Be careful when moving the fork. Don't let the thin suspension spring between the fork and top block to become bent or twisted. If that happens, the clock probably won't run. Also, you may need to recheck your fork-anchor pin gap with the piece of paper.

    Kurt
     
  30. Harry Hopkins

    Harry Hopkins Registered User
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    You mentioned earlier that the pallets had been adjusted and they were not correct. If the escape wheel teeth were not landing on the locking surface of the pallets it would also cause flutter. Moving the fork up as Kurt suggested can help the teeth land more safely and is much easier than adjusting pallets so hopefully that will cure your problem. Did you look to see how much total rotation you were getting when the clock was running?
     
  31. PedroCortes

    PedroCortes Registered User

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    I forgot to tell you that this calculation gives me 57 seconds.
     
  32. PedroCortes

    PedroCortes Registered User

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    Now I have reconfigured it and it is working. but I'm sure I'll still have to fight ...
    :rolleyes:
     
  33. PedroCortes

    PedroCortes Registered User

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    thanks for your feedbacks
     
  34. KurtinSA

    KurtinSA Registered User
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    57 seconds is pretty fast. Likely you won't be able to turn the time adjuster enough to slow it down. Typically the adjuster is good for 4 minutes per hour which equates to 4 seconds per minute....that's usually 2 seconds either side of the center adjustment position. It suggests that the suspension spring is too thick. Just to be sure, turn the adjuster all the way to the slow or "-" side...then retake the time for 8 beats. If still fast, you're only solutions are to buy a new spring, likely one 0.0001" thinner or use a sandpaper trick to scrub off the excess thickness into a range that will work.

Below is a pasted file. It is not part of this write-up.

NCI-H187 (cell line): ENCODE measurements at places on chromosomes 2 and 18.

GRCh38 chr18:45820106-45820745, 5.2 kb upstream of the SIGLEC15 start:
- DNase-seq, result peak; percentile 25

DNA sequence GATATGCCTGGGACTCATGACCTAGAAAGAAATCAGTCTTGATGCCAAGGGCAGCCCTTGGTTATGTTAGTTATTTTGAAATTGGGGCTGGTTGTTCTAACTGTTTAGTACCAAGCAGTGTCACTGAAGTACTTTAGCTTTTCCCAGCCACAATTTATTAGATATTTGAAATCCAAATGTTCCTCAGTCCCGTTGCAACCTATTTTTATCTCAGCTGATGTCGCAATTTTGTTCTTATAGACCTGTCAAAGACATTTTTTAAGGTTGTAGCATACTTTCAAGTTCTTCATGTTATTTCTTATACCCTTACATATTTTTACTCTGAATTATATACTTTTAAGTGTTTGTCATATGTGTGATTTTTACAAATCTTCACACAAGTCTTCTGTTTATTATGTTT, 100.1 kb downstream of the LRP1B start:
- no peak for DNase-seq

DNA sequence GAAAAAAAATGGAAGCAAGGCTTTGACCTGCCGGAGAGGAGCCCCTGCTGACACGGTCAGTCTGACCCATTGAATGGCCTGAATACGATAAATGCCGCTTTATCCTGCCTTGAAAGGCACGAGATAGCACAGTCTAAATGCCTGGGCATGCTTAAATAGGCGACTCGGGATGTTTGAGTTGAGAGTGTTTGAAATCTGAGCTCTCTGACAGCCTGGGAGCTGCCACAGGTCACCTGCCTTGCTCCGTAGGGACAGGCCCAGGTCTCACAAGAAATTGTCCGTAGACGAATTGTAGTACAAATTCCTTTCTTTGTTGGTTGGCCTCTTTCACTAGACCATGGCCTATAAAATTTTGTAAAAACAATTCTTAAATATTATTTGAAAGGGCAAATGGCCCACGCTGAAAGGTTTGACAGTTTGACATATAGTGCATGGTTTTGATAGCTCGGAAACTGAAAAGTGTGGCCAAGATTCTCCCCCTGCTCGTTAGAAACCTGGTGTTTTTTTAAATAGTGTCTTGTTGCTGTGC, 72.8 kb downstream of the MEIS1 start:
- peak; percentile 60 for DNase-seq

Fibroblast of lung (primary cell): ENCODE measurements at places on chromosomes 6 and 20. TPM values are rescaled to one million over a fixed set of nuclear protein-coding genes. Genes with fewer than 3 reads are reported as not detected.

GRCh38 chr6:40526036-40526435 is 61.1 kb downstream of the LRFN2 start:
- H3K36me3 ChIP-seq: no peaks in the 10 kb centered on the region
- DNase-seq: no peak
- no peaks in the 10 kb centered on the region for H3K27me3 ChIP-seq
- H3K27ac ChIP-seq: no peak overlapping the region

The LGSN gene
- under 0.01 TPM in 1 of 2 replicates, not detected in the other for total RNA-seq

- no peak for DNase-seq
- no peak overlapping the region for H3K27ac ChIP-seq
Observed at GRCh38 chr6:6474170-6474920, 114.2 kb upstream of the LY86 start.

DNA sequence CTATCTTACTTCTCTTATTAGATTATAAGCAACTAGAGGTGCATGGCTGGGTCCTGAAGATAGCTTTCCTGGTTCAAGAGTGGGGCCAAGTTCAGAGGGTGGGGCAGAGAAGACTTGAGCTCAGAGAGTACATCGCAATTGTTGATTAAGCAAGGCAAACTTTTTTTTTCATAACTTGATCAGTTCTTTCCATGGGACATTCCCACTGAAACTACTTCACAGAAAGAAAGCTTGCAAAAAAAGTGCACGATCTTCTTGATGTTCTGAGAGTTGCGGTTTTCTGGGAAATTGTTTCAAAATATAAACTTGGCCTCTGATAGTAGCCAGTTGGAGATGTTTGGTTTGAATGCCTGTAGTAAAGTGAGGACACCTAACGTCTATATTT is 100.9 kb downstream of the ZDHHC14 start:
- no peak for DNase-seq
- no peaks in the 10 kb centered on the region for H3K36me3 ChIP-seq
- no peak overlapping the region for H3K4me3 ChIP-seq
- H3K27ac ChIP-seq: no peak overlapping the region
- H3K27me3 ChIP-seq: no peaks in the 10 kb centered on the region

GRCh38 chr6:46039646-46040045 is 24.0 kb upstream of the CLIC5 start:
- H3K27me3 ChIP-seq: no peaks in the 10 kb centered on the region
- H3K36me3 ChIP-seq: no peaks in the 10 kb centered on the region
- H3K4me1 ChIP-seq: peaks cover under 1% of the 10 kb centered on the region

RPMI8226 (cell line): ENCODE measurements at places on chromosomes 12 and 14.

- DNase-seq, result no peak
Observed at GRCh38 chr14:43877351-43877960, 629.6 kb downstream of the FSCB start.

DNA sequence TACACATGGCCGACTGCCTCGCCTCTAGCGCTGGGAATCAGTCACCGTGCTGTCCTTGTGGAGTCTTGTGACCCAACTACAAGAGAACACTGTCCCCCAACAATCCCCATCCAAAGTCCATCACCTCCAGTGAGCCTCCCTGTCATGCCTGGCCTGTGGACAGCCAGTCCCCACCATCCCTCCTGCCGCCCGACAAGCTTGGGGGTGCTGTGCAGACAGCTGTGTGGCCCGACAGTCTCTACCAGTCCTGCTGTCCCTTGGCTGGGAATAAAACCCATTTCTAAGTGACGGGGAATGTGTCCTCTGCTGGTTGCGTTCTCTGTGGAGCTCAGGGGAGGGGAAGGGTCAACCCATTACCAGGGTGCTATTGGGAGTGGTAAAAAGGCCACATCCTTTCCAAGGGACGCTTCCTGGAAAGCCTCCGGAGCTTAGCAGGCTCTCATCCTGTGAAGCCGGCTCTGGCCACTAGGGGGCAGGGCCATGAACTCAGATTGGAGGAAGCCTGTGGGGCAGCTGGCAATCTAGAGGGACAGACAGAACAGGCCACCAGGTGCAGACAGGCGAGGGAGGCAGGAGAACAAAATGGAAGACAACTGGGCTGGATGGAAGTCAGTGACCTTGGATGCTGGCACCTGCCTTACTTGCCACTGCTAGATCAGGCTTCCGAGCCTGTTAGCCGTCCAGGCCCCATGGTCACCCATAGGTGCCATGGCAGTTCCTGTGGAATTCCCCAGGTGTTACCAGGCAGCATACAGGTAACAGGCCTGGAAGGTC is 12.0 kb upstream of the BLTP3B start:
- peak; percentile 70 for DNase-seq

Kurt
     
  35. PedroCortes

    PedroCortes Registered User

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    I have adjusted the star above the dial to the minimum with the symbol '-'. as seen in the video. continues giving 57 seconds 8 iterations.

     
  36. PedroCortes

    PedroCortes Registered User

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    as you suggested me. I have removed the protection. so you can work better.

    what do you think?

    IMG_20180808_211119.jpg
     
  37. PedroCortes

    PedroCortes Registered User

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    it gives me the impression that it is crooked.

    IMG_20180808_211429.jpg
     
  38. KurtinSA

    KurtinSA Registered User
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    Pedro, you're pretty good at taking pictures and videos! Helps a lot!

    Yup, sure looks like it's running fast. But that twist above the fork is no Bueno. I probably won't try and work anymore on getting this clock stabilized...that twist will throw things off. For one, it's running way fast...not sure what that twist is doing to you. Maybe others have more experience.

    So, you'll need to get a new spring. According to the book, the spring should be 0.003" thick. You might want to verify your existing spring when you take if off the clock. Before disassembling things, make some measurements, specifically the distance you have from the top of the fork to the bottom of the upper saddle. Knowing you were getting flutter, it will probably need to go up higher. Or maybe start in the same spot since you have the twist in the wire. When you remove the top and bottom blocks, you can just cut a new one to the exact same length.

    Kurt
     
  39. PedroCortes

    PedroCortes Registered User

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    I will follow your advice and I will let the clock rest ... before it makes me go crazy ... hehehe .... I will take a few days of reflection and then I will get down to work ....
    thank you very much for the support. You have a fantastic forum.